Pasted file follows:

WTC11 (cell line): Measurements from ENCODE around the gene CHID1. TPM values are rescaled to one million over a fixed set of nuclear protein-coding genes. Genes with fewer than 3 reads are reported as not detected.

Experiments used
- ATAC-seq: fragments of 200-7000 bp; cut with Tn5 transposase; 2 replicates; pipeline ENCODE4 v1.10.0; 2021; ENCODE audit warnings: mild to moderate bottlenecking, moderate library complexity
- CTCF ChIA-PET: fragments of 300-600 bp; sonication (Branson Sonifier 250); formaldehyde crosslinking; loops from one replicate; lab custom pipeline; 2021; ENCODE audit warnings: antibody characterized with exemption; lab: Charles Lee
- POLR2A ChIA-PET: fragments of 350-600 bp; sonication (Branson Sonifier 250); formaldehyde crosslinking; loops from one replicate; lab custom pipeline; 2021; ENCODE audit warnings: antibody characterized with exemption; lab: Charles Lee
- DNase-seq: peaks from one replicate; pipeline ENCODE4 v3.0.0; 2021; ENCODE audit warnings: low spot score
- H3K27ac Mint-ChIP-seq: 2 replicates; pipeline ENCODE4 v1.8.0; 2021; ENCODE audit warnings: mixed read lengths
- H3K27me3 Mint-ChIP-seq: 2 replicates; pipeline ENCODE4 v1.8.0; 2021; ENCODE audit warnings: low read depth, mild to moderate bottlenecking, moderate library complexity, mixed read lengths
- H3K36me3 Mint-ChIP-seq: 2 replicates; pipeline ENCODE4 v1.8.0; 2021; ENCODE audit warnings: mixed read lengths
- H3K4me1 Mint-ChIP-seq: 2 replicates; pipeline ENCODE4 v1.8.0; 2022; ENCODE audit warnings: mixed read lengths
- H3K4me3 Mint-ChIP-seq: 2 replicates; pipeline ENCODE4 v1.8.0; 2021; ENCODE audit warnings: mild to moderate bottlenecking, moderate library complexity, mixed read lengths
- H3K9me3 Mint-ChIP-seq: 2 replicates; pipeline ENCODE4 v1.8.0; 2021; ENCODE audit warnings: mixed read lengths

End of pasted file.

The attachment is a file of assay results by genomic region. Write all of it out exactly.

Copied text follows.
WTC11 (cell line): Measurements from ENCODE around the gene CHID1. TPM values are rescaled to one million over a fixed set of nuclear protein-coding genes. Genes with fewer than 3 reads are reported as not detected.

Experiments used
- ATAC-seq: fragments of 200-7000 bp; cut with Tn5 transposase; 2 replicates; pipeline ENCODE4 v1.10.0; 2021; ENCODE audit warnings: mild to moderate bottlenecking, moderate library complexity
- CTCF ChIA-PET: fragments of 300-600 bp; sonication (Branson Sonifier 250); formaldehyde crosslinking; loops from one replicate; lab custom pipeline; 2021; ENCODE audit warnings: antibody characterized with exemption; lab: Charles Lee
- POLR2A ChIA-PET: fragments of 350-600 bp; sonication (Branson Sonifier 250); formaldehyde crosslinking; loops from one replicate; lab custom pipeline; 2021; ENCODE audit warnings: antibody characterized with exemption; lab: Charles Lee
- DNase-seq: peaks from one replicate; pipeline ENCODE4 v3.0.0; 2021; ENCODE audit warnings: low spot score
- H3K27ac Mint-ChIP-seq: 2 replicates; pipeline ENCODE4 v1.8.0; 2021; ENCODE audit warnings: mixed read lengths
- H3K27me3 Mint-ChIP-seq: 2 replicates; pipeline ENCODE4 v1.8.0; 2021; ENCODE audit warnings: low read depth, mild to moderate bottlenecking, moderate library complexity, mixed read lengths
- H3K36me3 Mint-ChIP-seq: 2 replicates; pipeline ENCODE4 v1.8.0; 2021; ENCODE audit warnings: mixed read lengths
- H3K4me1 Mint-ChIP-seq: 2 replicates; pipeline ENCODE4 v1.8.0; 2022; ENCODE audit warnings: mixed read lengths
- H3K4me3 Mint-ChIP-seq: 2 replicates; pipeline ENCODE4 v1.8.0; 2021; ENCODE audit warnings: mild to moderate bottlenecking, moderate library complexity, mixed read lengths
- H3K9me3 Mint-ChIP-seq: 2 replicates; pipeline ENCODE4 v1.8.0; 2021; ENCODE audit warnings: mixed read lengths